Also during these turbulent corona times it is good to commemorate anniversaries. On March 21 it was exactly one year ago that substrate producer Agaris exchanged the name Greenyard Horticulture for the new one which literally means ‘may you grow’.
There were not many changes, but with the experience from the past that has been gained and with the strong long-term shareholder Straco in support, the goal is to continue to grow.
Despite the fact that everything else remained the same, the whole name change was a great project, says Stefaan Vandaele, CEO of Agaris. “The team can be proud of how everything has turned out. The name was launched and has been well received now, both by clients, consumers and here internally. When answering the phone, announcing the name Agaris is now business as usual.”
The latter is also the case for Stefaan. He also experienced the earlier company names Peltracom and Greenyard Horticulture. With fifteen years of experience in the industry, he has seen it all. “In the sector they sometimes say that potting soil not only gets under your nails, but also under your skin. I think I can say that it also applies to me”, Stefaan chuckles. With his experience, he is not only the right person to hold a straight course in the current crisis, but also once in a while to look back and forward.
Have you never been afraid that another name change in a relatively short time could be detrimental to the recognizability in the market?
“No, although a name change is of course a risk. But in this case, only the name has changed, the people and the service have remained the same. The customers hardly noticed it. We still have the same team and moreover the company is really rooted in our long history that dates back to the early 1970s. From a small company we have grown into an independent group with 13 factories in Europe and more than 800 employees who together provide 3 million cubic meters of growing media on an annual basis.”
What are the goals for the coming years? More export destinations and more own substrate production?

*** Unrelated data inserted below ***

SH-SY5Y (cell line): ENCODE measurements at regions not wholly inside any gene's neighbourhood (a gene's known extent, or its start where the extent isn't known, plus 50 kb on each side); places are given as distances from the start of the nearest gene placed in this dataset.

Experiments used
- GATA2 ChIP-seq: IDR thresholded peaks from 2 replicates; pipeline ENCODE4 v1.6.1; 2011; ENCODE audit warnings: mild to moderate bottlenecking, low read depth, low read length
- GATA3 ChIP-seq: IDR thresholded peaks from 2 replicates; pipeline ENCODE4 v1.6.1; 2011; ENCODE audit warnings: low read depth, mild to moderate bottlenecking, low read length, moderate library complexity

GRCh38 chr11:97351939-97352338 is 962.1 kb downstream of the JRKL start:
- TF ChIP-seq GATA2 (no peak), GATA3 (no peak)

“We definitely want to continue to grow sustainably. We currently export to 65 countries worldwide, but we absolutely want to expand that number to regions where we currently see a lot of growth, such as Asia, Latin America and Africa.
But we also see a lot of evolution in traditional markets, be it ornamental cultivation, (greenhouse) vegetable cultivation, mushroom cultivation or new forms of cultivation such as urban farming or vertical farming.
To supply all those professional markets, but also the consumer markets in which we are a major supplier, with a diverse assortment of potting soil under private label and under the Agrofino brand name, many cubic meters and also many different raw materials are required. Peat is still a very important raw material, and we are proud of being able to carry the Chain of Custody RPP certificate on all peat products. All the peat that we use is extracted responsibly.
In the meantime we have also increasingly mastered the various other raw materials, such as green compost or bark, whereby we are strongly integrated vertically in the chain.
We control eighty percent of the raw materials that we use, twenty percent is purchased in the market. By having a lot under our own management, we guarantee supply certainty and we can also maintain a constant quality, which is important for natural products. Peat ships can freeze in the Baltic in winter, and also coconut, in which we work with partners, is weather-sensitive, as has been shown in recent years.
For that reason, you see increasingly more vertical integration in the substrate market, although I do not believe that one hundred percent vertical integration is necessary. Eighty percent is our guideline, because you still want to keep in touch with what is going on in the market. From time to time you also want to be able to seize opportunities and if things are going badly in your own chain, you need partners that you can count on, even if you don't always work together.
To give an example: We use a little bit of German peat in some products. That is too small to have everything under your own management, so you have to work together. Actually, just like in the fresh produce market, where increasingly more is being sold on contract, but there is always room for a free market because of the opportunities that are still present there.”
How do you ensure optimal quality where the raw materials are not managed in-house?